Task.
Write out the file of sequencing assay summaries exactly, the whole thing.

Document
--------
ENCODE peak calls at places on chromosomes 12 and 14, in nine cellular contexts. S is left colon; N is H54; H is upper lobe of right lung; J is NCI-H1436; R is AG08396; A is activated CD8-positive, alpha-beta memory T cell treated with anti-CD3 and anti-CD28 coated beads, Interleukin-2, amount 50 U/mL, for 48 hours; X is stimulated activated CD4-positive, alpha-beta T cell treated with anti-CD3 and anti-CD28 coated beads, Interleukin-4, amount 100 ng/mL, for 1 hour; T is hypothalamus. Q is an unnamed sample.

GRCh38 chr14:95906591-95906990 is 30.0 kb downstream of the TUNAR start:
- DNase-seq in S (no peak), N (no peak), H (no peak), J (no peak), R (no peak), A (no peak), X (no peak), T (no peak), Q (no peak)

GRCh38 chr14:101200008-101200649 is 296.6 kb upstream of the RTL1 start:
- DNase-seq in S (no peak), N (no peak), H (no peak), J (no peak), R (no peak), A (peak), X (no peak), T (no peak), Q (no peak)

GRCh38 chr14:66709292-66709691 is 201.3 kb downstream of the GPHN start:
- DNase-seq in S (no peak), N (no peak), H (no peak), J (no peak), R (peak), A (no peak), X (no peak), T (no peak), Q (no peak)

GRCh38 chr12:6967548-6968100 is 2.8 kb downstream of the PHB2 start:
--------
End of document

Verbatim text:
ENCODE peak calls at places on chromosomes 12 and 14, in nine cellular contexts. S is left colon; N is H54; H is upper lobe of right lung; J is NCI-H1436; R is AG08396; A is activated CD8-positive, alpha-beta memory T cell treated with anti-CD3 and anti-CD28 coated beads, Interleukin-2, amount 50 U/mL, for 48 hours; X is stimulated activated CD4-positive, alpha-beta T cell treated with anti-CD3 and anti-CD28 coated beads, Interleukin-4, amount 100 ng/mL, for 1 hour; T is hypothalamus. Q is an unnamed sample.

GRCh38 chr14:95906591-95906990 is 30.0 kb downstream of the TUNAR start:
- DNase-seq in S (no peak), N (no peak), H (no peak), J (no peak), R (no peak), A (no peak), X (no peak), T (no peak), Q (no peak)

GRCh38 chr14:101200008-101200649 is 296.6 kb upstream of the RTL1 start:
- DNase-seq in S (no peak), N (no peak), H (no peak), J (no peak), R (no peak), A (peak), X (no peak), T (no peak), Q (no peak)

GRCh38 chr14:66709292-66709691 is 201.3 kb downstream of the GPHN start:
- DNase-seq in S (no peak), N (no peak), H (no peak), J (no peak), R (peak), A (no peak), X (no peak), T (no peak), Q (no peak)

GRCh38 chr12:6967548-6968100 is 2.8 kb downstream of the PHB2 start: